T. Hayes, “Next-Generation Cell Phone Cameras,” Opt. Photon. News23(2), 16–21 (2012).
[CrossRef]

2011 (1)

2007 (1)

2006 (1)

P. Murphy, J. Fleig, G. Forbes, D. Miladinovic, G. DeVries, and S. O'Donohue, “Subaperture stitching interferometry for testing mild aspheres,” Proc. SPIE6293, 62930J (2006).
[CrossRef]

2005 (1)

1988 (1)

1971 (1)

Bottema, M.

DeVries, G.

P. Murphy, J. Fleig, G. Forbes, D. Miladinovic, G. DeVries, and S. O'Donohue, “Subaperture stitching interferometry for testing mild aspheres,” Proc. SPIE6293, 62930J (2006).
[CrossRef]

Fleig, J.

P. Murphy, J. Fleig, G. Forbes, D. Miladinovic, G. DeVries, and S. O'Donohue, “Subaperture stitching interferometry for testing mild aspheres,” Proc. SPIE6293, 62930J (2006).
[CrossRef]

Forbes, G.

P. Murphy, J. Fleig, G. Forbes, D. Miladinovic, G. DeVries, and S. O'Donohue, “Subaperture stitching interferometry for testing mild aspheres,” Proc. SPIE6293, 62930J (2006).
[CrossRef]

Forbes, G. W.

Hayes, T.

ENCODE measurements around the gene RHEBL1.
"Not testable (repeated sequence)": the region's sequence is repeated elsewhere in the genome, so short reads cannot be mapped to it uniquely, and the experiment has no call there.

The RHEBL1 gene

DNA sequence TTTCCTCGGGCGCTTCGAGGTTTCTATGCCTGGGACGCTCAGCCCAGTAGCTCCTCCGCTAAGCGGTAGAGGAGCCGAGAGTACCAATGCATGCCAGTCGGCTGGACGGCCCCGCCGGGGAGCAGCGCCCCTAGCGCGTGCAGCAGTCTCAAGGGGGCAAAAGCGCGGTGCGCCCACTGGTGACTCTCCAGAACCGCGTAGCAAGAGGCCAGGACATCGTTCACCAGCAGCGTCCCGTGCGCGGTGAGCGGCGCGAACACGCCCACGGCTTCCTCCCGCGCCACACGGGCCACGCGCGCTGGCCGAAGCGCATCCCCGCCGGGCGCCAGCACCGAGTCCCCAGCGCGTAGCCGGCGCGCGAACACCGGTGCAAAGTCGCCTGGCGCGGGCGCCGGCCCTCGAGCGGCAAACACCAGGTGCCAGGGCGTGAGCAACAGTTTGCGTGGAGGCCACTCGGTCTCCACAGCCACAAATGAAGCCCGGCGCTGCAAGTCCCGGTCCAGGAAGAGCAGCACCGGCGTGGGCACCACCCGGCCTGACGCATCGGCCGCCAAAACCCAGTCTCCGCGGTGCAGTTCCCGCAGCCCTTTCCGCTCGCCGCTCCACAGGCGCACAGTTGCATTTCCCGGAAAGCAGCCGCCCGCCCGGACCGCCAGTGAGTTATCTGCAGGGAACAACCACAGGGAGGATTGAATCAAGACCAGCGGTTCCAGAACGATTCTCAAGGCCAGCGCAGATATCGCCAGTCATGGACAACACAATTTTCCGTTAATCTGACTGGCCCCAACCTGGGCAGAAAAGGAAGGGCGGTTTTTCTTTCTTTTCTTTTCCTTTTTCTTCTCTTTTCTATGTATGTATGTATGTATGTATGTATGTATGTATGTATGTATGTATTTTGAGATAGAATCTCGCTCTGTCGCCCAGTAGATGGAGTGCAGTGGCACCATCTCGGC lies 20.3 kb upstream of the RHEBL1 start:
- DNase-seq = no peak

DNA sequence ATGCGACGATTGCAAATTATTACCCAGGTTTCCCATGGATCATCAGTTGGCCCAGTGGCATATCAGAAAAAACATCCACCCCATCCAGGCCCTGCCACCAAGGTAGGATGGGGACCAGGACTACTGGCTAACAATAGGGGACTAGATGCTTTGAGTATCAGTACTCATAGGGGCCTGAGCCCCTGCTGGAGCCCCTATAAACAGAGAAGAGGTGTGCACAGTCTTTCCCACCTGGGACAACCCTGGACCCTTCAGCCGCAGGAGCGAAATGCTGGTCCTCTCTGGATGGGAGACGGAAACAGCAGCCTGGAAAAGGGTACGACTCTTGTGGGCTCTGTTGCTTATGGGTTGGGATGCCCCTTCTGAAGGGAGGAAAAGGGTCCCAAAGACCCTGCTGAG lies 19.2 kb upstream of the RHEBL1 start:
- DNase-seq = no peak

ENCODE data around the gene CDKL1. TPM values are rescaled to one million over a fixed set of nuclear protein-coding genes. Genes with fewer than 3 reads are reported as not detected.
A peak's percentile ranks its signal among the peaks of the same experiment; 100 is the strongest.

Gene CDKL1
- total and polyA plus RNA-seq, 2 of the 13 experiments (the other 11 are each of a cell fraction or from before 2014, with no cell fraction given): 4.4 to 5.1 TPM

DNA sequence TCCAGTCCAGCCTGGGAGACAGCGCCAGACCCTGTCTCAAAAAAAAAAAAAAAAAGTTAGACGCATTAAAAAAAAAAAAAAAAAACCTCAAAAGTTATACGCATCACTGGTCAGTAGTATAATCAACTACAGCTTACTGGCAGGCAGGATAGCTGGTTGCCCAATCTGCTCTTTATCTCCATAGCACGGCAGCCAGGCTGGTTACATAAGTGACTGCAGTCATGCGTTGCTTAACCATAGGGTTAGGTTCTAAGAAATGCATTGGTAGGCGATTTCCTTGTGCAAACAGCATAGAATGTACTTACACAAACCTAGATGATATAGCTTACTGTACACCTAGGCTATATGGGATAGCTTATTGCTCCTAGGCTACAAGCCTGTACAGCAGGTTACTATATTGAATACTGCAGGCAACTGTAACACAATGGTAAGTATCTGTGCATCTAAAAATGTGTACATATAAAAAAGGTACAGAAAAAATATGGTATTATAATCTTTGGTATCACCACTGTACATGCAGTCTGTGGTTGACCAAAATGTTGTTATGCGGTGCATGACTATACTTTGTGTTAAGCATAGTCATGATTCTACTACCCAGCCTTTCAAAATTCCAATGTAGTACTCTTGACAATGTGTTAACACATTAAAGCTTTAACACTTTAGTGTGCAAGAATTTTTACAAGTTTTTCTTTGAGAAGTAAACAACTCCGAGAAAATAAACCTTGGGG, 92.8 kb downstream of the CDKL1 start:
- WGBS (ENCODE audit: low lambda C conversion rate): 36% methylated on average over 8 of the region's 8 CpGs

T. Hayes, “Next-Generation Cell Phone Cameras,” Opt. Photon. News23(2), 16–21 (2012).
[CrossRef]

Kaya, I.

I. Kaya and J. P. Rolland, “Hybrid RBF and local phi-polynomial freeform surfaces,” Adv. Opt. Technol.2(1), 81–88 (2013).

Koliopoulos, C. L.

Lawrence, G. N.

Li, L.

Liu, Y. M.

Ma, B.

Miladinovic, D.

P. Murphy, J. Fleig, G. Forbes, D. Miladinovic, G. DeVries, and S. O'Donohue, “Subaperture stitching interferometry for testing mild aspheres,” Proc. SPIE6293, 62930J (2006).
[CrossRef]

Murphy, P.

P. Murphy, J. Fleig, G. Forbes, D. Miladinovic, G. DeVries, and S. O'Donohue, “Subaperture stitching interferometry for testing mild aspheres,” Proc. SPIE6293, 62930J (2006).
[CrossRef]

O'Donohue, S.

P. Murphy, J. Fleig, G. Forbes, D. Miladinovic, G. DeVries, and S. O'Donohue, “Subaperture stitching interferometry for testing mild aspheres,” Proc. SPIE6293, 62930J (2006).
[CrossRef]

Rolland, J. P.

Thompson, K. P.

Woodruff, R. A.

Adv. Opt. Technol. (1)

I. Kaya and J. P. Rolland, “Hybrid RBF and local phi-polynomial freeform surfaces,” Adv. Opt. Technol.2(1), 81–88 (2013).

Appl. Opt. (2)

J. Opt. Soc. Am. A (1)

Opt. Express (2)

Opt. Photon. News (1)

T. Hayes, “Next-Generation Cell Phone Cameras,” Opt. Photon. News23(2), 16–21 (2012).
[CrossRef]

Proc. SPIE (1)

P. Murphy, J. Fleig, G. Forbes, D. Miladinovic, G. DeVries, and S. O'Donohue, “Subaperture stitching interferometry for testing mild aspheres,” Proc. SPIE6293, 62930J (2006).
[CrossRef]

Other (4)

E. Abbe, “Lens system,” U.S. Patent 697,959, Apr. 1902.

J. P. McGuire, “Manufacturable mobile phone optics: higher order aspheres are not always better,” SPIE Proceedings of the International Optical Design Conference7652, 76521O–76528 (2010).